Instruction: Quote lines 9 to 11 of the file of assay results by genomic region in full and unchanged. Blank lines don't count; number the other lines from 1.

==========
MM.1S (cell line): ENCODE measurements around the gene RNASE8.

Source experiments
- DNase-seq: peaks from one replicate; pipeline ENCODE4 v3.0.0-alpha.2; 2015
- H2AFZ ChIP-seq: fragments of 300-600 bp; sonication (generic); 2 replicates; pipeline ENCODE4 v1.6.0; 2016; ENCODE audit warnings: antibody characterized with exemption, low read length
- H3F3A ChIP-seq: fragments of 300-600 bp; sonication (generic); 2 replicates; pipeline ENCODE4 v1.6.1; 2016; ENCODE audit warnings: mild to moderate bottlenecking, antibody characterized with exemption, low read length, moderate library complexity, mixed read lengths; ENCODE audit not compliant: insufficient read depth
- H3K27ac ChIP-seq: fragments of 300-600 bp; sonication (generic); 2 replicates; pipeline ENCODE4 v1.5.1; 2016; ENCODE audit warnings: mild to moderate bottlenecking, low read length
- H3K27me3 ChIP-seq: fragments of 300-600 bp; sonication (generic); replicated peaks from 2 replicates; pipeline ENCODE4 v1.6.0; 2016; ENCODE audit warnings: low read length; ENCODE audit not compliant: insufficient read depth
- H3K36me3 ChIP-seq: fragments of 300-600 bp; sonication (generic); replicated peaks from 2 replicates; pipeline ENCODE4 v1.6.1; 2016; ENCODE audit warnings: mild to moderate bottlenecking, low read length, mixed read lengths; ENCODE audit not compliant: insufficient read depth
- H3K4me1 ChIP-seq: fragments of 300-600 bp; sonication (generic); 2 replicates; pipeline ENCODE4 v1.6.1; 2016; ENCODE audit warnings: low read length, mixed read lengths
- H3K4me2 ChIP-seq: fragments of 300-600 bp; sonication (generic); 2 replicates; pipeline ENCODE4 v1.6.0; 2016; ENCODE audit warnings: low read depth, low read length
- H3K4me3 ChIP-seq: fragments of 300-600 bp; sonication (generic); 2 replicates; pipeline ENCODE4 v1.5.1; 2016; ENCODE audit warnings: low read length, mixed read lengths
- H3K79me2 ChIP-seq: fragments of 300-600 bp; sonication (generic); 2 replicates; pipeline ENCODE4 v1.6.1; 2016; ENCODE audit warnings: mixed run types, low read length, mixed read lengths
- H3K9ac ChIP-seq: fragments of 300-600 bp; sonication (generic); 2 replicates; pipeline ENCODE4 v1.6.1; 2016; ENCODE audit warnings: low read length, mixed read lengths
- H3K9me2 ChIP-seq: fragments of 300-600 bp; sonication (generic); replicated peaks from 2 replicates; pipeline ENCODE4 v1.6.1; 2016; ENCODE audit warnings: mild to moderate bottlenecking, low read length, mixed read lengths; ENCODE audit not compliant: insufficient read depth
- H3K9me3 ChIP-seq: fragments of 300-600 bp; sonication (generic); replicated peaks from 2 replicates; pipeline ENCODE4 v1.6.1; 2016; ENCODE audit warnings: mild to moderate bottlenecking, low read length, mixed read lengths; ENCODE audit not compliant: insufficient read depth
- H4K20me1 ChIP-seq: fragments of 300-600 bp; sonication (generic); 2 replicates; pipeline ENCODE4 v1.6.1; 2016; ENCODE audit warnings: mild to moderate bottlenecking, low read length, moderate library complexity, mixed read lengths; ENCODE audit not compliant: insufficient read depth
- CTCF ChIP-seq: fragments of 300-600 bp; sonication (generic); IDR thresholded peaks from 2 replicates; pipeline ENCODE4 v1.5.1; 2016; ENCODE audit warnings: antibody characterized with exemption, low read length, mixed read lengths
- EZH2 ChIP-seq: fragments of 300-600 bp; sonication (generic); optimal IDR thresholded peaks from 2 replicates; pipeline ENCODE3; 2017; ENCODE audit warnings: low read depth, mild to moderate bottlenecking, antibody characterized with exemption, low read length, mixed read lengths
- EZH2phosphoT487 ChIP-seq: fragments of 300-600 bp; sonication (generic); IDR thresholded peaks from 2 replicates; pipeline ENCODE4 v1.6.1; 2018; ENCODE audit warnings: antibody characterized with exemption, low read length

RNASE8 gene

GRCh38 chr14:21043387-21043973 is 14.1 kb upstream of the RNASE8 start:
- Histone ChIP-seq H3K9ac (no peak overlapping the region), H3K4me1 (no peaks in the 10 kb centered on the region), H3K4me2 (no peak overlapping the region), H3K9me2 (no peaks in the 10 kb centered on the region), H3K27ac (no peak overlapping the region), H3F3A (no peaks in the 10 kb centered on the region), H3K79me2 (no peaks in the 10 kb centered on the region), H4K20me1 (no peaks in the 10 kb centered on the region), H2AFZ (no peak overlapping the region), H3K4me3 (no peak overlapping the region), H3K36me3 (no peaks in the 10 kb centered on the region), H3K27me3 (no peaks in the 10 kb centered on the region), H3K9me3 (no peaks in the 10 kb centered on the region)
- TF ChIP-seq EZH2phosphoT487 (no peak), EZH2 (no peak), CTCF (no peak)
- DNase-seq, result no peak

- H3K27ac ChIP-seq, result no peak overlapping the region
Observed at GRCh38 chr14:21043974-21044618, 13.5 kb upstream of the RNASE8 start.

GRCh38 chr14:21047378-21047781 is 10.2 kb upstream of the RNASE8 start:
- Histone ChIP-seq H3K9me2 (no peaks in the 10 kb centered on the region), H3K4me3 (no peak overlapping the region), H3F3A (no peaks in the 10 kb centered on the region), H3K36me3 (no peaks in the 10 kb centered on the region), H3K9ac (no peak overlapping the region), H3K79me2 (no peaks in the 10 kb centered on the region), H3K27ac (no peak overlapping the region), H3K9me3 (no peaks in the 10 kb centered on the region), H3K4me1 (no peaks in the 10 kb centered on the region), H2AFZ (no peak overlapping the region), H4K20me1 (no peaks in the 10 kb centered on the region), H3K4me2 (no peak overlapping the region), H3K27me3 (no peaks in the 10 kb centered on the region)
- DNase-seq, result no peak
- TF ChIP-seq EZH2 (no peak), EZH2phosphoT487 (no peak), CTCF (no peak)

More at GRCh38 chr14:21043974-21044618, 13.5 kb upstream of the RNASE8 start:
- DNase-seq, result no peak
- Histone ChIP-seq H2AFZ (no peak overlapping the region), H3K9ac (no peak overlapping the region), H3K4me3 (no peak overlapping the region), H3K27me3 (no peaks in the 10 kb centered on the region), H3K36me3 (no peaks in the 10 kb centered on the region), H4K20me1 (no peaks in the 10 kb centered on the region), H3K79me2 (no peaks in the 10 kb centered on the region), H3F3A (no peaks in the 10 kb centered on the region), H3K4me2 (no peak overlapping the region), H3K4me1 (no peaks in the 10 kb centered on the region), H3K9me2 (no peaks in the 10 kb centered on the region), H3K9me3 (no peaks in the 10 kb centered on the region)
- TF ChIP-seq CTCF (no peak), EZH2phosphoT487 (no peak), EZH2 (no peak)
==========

- H3K4me1 ChIP-seq: fragments of 300-600 bp; sonication (generic); 2 replicates; pipeline ENCODE4 v1.6.1; 2016; ENCODE audit warnings: low read length, mixed read lengths
- H3K4me2 ChIP-seq: fragments of 300-600 bp; sonication (generic); 2 replicates; pipeline ENCODE4 v1.6.0; 2016; ENCODE audit warnings: low read depth, low read length
- H3K4me3 ChIP-seq: fragments of 300-600 bp; sonication (generic); 2 replicates; pipeline ENCODE4 v1.5.1; 2016; ENCODE audit warnings: low read length, mixed read lengths